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Changing from Osun State to State of Osun is illegal, null and void, a State High Court sitting in Ilesa has told Governor Rauf Aregbesola, saying the name is strange to the 1999 Constitution which is supreme over all other laws in Nigeria, Justice Yinka Afolabi, ruled Thursday.
The judge berated the unilateral decision of the state governor for renaming the state, contrary to the known norms and the nation’s constitution.
State of Osun isn’t found on any online form where applicants are required to select their state of origin or residence, rather Osun State.
Osun State Broadcasting Service (OSBC) maintains the original name of the state, while news casters use State of Osun while reading Osun State-related news, thereby creating confusion for themselves.
According NAN, the judge also declared that the makers of the law, who are currently serving as members of the State House of Assembly, were not sworn in as members of the “State of Osun House of Assembly” but as members of Osun State House of Assembly going by the seventh schedule of the constitution.
The judge said since the creation of the state in 1991, previous governments used the constitutionally known name of Osun State.
All the other 35 states of the federation, he added, had not deviated from the constitutional names given to them.
“The executive governor of the state changed the name in 2011. The renaming of a state goes further and deeper for anyone to singlehandedly do.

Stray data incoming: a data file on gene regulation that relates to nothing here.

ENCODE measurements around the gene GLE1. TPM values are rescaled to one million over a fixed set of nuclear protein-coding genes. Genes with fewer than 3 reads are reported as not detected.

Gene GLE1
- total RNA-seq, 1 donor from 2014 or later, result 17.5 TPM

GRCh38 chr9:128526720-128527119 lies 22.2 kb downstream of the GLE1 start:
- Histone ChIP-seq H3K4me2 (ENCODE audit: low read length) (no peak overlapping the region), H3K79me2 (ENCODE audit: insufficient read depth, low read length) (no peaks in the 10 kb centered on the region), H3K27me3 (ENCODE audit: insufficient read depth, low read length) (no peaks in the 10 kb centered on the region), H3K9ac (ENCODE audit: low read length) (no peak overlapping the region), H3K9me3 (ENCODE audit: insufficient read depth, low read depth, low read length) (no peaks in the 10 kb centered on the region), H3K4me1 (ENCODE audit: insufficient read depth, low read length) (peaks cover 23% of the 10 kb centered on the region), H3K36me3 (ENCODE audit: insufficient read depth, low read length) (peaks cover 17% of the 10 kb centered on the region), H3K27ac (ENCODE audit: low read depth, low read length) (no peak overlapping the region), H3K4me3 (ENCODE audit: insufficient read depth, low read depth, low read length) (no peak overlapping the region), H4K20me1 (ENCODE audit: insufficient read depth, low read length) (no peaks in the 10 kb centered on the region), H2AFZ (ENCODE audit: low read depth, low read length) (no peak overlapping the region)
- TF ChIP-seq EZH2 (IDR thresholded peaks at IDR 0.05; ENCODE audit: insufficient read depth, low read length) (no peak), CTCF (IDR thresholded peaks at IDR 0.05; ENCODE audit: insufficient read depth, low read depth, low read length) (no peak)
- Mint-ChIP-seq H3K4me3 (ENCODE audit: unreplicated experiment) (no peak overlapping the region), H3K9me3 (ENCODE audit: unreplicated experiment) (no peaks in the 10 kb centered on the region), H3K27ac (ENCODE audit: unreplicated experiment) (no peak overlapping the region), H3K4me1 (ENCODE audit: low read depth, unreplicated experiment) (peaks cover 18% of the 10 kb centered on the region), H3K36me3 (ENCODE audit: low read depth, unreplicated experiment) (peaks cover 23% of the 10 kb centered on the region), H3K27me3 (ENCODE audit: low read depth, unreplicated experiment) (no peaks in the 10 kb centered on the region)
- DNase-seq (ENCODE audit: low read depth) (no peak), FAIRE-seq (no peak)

“To re-order the name of Osun State as “State of Osun” is hereby declared as illegal, null and void.
“On the oath of allegiance, I want to state that the Seventh Schedule is part of the law.
“It is not a mere draft or mere oath. It does not give room for any alteration. After deposing to an oath of office, you cannot turn around to do otherwise,’’ Mr. Afolabi stated.
The judge threw out all the arguments by the State Attorney-General, Basiru Ajibola, who stood in as counsel for the governor and the state government.
He, however, granted all the seven prayers of the plaintiff.
The News Agency of Nigeria (NAN) reports that the case was instituted by an activist, Kanmi Ajibola, who had challenged the legality of the “State of Osun Land Use Charge Law.’’
Mr. Ajibola had gone to court in 2016, asking for certain reliefs after being served a notice by a private company known as “Interspatial Limited.”
The notice was christened “State of Osun Land Use Charge Annual Demand Notice” and signed by A. Ogunlumade, Permanent Secretary in the Ministry of Finance.
According to him, the notice was addressed to him as the property owner of No. 42, Onigbogi Street off Ibala, Ilesa West, and served on Aug. 15, 2016.
Some of the reliefs he sought was a declaration that the “State of Osun Land Use Charge Law 2016,” having been enacted by a legislative body that is not known to the constitution and the state not known to the 1999 constitution, be declared illegal and unconstitutional.
Mr. Ajibola also asked the court to set aside the “State of Osun Land Use Charge Law, 2016” having been enacted by a legislative body that is not known to the constitution and the state not known to the 1999 constitution of the Federal Republic of Nigeria (as amended).
The Attorney-General, however, said the judgment would be appealed.